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Having ridden all the r bikes, from 748 to 1198, I feel I can comment. None of the r bikes are bad road bikes, after all they were sold as street bikes with ordinary street ohlins, some so called performance engine parts and the “R” monicker and some carbon for bling. Ducati marketing know how to tap into the wealthy by building something “exclusive” (perceived or real) and expensive. Don’t get hung up on it. Buy what you like and can afford and fuck the people who look down on your bike.
this should be interesting...

So you're saying the R in whatever version is a marketing exercise and the performance engine parts are "so called" by name only?
 

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It’s tricky. Many of the “dog’s bollocks” parts back then seem a little hum drum now. Ti conrods that were impossibly exotic meant a short stroke 748R rev’d like nothing else in the Ducati range at the time. But many bikes have them now and bore to stroke ratio’s have only get more and more radical since then.
A 749R with the flat rear link and Ohlins shock, plus the trick front end, was just a beautiful thing on almost any winding road (not just track). And those 4 pad front calipers took braking to a new level, good enough to also grace the front of the game-changing S1000RR a few years later.
An adjustable Ohlins steering damper was big money to spend on a base 749, and arguably a waste of money without the adjustable offset triples, but made perfect sense on the 749R.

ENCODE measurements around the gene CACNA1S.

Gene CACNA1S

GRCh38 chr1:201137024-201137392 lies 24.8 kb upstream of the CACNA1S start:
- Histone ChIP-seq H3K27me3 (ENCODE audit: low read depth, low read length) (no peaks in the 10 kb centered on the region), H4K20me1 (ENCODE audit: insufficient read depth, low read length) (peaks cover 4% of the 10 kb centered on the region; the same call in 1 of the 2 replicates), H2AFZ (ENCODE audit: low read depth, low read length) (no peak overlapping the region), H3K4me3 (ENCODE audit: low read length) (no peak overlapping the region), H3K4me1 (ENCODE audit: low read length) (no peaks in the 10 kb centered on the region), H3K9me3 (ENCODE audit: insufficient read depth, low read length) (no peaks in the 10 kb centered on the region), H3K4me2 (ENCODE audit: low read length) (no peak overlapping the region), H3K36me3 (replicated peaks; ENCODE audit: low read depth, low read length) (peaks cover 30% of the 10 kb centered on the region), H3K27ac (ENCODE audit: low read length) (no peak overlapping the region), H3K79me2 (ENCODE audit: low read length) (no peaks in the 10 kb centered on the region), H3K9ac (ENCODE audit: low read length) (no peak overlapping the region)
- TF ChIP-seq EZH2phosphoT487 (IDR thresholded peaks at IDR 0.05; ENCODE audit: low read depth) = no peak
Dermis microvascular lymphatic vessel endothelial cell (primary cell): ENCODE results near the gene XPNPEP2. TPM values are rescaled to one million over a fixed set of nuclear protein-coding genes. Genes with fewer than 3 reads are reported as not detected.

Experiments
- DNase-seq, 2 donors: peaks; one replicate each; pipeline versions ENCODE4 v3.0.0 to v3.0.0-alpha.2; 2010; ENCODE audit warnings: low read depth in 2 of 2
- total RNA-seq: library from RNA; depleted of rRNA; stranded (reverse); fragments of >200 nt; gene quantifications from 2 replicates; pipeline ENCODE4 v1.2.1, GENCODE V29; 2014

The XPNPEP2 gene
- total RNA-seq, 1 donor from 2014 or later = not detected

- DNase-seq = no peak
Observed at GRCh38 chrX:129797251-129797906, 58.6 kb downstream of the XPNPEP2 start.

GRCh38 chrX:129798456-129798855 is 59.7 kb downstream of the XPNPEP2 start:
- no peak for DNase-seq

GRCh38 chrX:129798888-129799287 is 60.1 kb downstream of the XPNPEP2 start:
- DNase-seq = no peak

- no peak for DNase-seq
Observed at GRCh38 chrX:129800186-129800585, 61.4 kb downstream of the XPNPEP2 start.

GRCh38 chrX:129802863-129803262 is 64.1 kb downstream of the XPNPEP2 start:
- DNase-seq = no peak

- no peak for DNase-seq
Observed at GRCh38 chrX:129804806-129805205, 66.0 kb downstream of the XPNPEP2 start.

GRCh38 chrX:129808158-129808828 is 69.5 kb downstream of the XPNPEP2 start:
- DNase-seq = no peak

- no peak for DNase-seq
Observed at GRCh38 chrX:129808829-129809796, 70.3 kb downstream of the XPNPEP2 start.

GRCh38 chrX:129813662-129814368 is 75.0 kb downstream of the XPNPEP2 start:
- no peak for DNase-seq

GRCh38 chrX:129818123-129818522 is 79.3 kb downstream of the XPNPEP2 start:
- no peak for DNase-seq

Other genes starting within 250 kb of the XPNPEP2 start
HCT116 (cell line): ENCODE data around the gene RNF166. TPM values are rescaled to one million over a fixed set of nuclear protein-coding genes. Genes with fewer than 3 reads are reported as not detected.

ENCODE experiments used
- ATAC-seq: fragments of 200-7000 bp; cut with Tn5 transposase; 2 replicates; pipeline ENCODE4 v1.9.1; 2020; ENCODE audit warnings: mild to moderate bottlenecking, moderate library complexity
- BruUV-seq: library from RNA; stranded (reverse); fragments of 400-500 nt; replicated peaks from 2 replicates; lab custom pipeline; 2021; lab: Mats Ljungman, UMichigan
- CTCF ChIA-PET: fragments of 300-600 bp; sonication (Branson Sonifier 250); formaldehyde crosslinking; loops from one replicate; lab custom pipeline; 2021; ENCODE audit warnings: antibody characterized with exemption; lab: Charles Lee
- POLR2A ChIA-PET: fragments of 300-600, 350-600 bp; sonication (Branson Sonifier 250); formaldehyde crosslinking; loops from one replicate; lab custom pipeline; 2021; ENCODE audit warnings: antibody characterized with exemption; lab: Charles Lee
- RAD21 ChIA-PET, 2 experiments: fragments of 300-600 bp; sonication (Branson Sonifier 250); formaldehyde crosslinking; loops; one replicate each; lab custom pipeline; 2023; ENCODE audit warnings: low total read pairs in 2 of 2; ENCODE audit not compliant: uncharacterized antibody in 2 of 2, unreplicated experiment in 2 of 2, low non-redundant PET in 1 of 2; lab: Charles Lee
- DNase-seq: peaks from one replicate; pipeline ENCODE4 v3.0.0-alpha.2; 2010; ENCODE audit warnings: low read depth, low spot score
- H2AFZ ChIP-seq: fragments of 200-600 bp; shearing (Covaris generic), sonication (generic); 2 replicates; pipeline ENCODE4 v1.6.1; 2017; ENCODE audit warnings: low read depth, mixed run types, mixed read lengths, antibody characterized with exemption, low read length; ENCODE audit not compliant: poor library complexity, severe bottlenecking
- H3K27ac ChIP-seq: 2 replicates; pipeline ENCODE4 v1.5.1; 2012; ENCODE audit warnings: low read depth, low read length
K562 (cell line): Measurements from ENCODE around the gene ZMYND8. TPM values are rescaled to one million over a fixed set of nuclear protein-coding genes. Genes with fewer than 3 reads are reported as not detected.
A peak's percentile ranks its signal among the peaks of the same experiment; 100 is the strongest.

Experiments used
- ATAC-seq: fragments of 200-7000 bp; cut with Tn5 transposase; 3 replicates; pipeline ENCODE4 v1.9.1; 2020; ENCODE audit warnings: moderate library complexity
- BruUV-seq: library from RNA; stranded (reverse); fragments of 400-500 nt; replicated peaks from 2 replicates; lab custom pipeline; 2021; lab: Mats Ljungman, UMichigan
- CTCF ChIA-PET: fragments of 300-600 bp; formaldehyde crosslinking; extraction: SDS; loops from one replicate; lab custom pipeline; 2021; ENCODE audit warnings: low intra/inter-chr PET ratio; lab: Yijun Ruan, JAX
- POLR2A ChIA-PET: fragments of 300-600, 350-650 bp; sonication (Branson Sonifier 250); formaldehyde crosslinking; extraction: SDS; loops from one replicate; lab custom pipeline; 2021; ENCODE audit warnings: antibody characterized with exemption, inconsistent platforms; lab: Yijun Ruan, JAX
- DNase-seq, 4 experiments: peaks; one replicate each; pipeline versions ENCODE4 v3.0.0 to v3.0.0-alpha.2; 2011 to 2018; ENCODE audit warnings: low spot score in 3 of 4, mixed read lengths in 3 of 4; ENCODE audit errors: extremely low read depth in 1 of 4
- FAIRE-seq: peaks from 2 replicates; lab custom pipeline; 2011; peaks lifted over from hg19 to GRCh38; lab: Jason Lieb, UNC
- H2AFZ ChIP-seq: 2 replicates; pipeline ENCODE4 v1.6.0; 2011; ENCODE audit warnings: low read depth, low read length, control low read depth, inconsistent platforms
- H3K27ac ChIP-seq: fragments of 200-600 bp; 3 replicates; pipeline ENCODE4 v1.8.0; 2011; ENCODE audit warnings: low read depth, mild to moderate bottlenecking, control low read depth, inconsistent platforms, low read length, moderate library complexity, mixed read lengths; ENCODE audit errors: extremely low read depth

Yet now we have ABS+monoblock calipers, mechatronic semi-active suspension shit and nearly 20 years of performance knowledge and parts available.
Back in (for example) 2005 trying to build something to rival a 749R (without increasing capacity) from a base model 749, for less than the 749R price was mission impossible.
Sorry, but saying an 853 is faster than a 748R is no more illuminating than saying a 996 is faster than a 916: of course it is.
Nah, you have to look at one of these bikes through the lens of time: of course time has moved on, they are no longer at the cutting edge....but they are still very cool bikes. It’s just like that RS500 Sierra or RS Camaro pinned to our childhood bedroom wall, a cheap hot hatch would leave either fish-tailing in its dust but they are still very cool cars, and no imitation is quite the same.
Mate, if you’re interested one of these things just do it. There’s faster. There’s cheaper. But nothing is quite the same as the real thing....buy one and just enjoy the experience.